There  needs  to  be  means  in  place  which  allow  each  user  of  the internet  to  understand  the  interest  of  each  stakeholder  (network  provider,  regulator,  application  service  provider Governments  articulate  this  by  creating  laws  and  implementing  respective  means  to  enforce  such  laws.  The  private  sector  has  no  obligations  to  clearly  state  the  methods  and  models  for executing  their  business.  This  violates  the  basic  ideas  of  a  multistakeholder  governance  and  shall  be  analysed  and corrected.

  • Geographic Top-Level Domains (GeoTLDs): between profitableness and public interest (Proposal 4): Session Moderator: Dirk Krischenowski

The global regulatory organization for Internet-Domain-Names and IP-Addresses ICANN has recently opened up the Domain-Name-System (DNS) to around 1000 new extensions, so-called top-level domains (TLDs). The process for expanding this key part of the Internet’s infrastructure had been evolved and decided in a bottom-up multi-stakeholder process over the last 9 years, including businesses, governments and Internet users. This revolution in addressing resources on the Internet has vast implications on the future usage of the Internet. The new geographic TLDs (GeoTLDs) such as .berlin, .paris and .zurich should be discussed as example of the stress field between sustainable profitableness in the operation of new TLDs and the Public Interest. As most of the GeoTLDs are startup companies hot topics include Governance, Safety and Data Protection issues and the gap between a contract with US-based ICANN and local legislation and regulation.


Links: …find out more on the WIKI here


  1. Adapt education systems and encourage entrepreneurship with young people
  2. Change attitudes to risk-taking and address the stigma of failure in European Society
  3. Speed up European integration of the regulatory environments and make the regulatory environments agile to support and not hinder the evolution of technology and business
  4. Reboot Europe – stop putting barriers up to protect the past at the expense of promoting the future – because the Internet is a chance for everyone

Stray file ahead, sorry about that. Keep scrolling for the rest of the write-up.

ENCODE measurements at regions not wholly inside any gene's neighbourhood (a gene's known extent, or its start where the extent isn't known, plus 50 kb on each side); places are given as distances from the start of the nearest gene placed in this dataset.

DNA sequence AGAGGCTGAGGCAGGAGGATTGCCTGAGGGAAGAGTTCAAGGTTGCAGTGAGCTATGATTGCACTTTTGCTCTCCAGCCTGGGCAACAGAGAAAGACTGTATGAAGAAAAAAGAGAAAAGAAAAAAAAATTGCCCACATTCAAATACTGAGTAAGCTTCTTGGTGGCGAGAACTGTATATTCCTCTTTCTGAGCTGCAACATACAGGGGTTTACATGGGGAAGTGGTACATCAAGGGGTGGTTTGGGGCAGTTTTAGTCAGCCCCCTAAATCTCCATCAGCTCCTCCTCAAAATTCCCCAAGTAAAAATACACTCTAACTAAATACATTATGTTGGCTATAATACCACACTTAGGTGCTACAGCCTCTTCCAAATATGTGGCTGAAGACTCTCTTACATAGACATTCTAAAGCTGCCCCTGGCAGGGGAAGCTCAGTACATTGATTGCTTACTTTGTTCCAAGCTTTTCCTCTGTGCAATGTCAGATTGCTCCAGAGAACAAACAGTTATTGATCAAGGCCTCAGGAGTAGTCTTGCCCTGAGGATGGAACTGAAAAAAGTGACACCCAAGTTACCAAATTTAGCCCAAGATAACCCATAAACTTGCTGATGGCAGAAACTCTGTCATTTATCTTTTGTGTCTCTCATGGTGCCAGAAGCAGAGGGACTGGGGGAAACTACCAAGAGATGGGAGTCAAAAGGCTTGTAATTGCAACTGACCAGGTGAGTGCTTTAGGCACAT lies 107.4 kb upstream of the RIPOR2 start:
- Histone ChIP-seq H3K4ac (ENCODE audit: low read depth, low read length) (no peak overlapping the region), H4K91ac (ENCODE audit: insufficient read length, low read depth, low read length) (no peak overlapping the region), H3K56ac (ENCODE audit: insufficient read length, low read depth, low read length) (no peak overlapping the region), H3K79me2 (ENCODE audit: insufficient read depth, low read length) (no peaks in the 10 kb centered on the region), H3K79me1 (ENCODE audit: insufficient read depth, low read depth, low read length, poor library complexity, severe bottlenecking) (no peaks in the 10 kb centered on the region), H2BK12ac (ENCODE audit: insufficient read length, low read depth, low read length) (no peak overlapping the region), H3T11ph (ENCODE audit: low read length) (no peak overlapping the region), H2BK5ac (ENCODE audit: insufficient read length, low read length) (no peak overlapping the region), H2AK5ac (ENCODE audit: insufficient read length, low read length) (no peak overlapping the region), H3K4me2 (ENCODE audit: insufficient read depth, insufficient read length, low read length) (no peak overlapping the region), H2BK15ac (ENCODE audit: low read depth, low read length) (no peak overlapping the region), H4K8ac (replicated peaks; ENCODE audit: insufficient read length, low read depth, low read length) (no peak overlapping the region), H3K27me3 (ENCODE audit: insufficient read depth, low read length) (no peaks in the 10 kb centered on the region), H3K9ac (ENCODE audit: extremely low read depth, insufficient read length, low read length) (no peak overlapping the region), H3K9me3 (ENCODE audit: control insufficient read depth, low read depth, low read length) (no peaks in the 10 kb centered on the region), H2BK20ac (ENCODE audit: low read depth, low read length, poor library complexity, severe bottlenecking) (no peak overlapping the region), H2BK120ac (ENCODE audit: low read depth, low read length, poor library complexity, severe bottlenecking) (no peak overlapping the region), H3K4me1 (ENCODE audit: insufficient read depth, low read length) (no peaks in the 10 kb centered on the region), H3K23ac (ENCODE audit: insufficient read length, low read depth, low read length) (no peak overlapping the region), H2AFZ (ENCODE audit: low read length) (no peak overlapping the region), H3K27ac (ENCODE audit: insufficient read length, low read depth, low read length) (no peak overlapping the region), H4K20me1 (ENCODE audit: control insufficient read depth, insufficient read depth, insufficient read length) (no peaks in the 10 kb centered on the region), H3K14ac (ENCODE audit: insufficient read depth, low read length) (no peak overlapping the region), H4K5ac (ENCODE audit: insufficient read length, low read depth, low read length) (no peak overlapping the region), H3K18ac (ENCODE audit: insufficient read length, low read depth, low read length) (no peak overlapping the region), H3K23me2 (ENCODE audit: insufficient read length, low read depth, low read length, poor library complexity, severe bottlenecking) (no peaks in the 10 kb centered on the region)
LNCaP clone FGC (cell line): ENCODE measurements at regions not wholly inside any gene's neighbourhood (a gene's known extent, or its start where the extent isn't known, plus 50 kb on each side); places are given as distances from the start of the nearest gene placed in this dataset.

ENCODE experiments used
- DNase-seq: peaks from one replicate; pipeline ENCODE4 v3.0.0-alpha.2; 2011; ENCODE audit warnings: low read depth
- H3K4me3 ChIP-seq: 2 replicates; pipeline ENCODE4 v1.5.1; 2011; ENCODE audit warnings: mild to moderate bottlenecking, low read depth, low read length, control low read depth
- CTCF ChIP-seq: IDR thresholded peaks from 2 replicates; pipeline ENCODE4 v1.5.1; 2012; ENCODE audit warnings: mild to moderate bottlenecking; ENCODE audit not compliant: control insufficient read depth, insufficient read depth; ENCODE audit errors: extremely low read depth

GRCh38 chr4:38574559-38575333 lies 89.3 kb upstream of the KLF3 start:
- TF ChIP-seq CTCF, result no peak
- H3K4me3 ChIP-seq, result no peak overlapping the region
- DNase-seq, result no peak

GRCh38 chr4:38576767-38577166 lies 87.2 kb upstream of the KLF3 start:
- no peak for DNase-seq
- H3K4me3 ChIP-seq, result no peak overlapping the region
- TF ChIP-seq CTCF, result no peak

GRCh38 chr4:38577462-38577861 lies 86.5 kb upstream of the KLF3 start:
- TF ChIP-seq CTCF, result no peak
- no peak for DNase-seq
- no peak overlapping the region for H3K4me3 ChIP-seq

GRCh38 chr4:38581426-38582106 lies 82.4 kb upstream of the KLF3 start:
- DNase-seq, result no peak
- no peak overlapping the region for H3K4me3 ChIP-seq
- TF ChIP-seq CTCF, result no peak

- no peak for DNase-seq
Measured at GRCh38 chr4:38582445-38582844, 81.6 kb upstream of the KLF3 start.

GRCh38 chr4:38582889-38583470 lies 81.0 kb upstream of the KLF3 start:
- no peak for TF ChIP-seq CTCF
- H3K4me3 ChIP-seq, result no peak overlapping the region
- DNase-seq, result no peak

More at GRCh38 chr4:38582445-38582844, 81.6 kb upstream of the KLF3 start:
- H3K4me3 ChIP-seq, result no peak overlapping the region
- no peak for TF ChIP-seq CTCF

Conclusions from the break out session:

General remarks on the question about the Focus of internationalization (a: Europe b: global)

a) With regard to Europen Union, a EU digital single market does not exist, so internationalization has also an EU emphasis/Focus.
b) Sometimes it seems easier to internationalize individual business, as regulatory barriers do not exist or are less restrictive.

(The Group Focus the discussion on a)

Barriers for internationalization:

  • langugage? (might not, as English seem to be the the no. 1 foreign language across Europe)
  • tax issue
  • cultural differences
  • Necessity of a national office/subsidary

On the way to create a real EU single market esp. EU members are restisten in transfering competences on the EU Level. Counter arguement of members is usually securing their own, high quality Standards. A more neutral Regulation (e.g. Country of origin principle tax issues) could show a way out of this Dilemma.

With respect to TTIP, participants examined the idea, to compare TTIP set-up with the ongoing legal harmonisation on EU Level and bring both inline, if necessary.

 Suggested Action items (Focus on creating a real European digital single market):

  • Strengthening multi-stakeholder approaches and generating more sustainability.
  • Promote EuroDIG to EU-Politicians
  • Stakeholder, in this particular business issue the industr, has to force a solution oriented lobbyism and address their main obstacles incl. clear proposoals
  • New EU-COM create a wing of opportunity: EU-COM considering to change their way of Stakeholder dialogue. As EU-COM is an institutional Partner of EuroDIG, joint “unconferences” could be a way to have a main issue based conferences/roundtable debates, …
  • Development of EuroDIG to a permanent stakeholder dialogue in Europe.

Read the transcript here!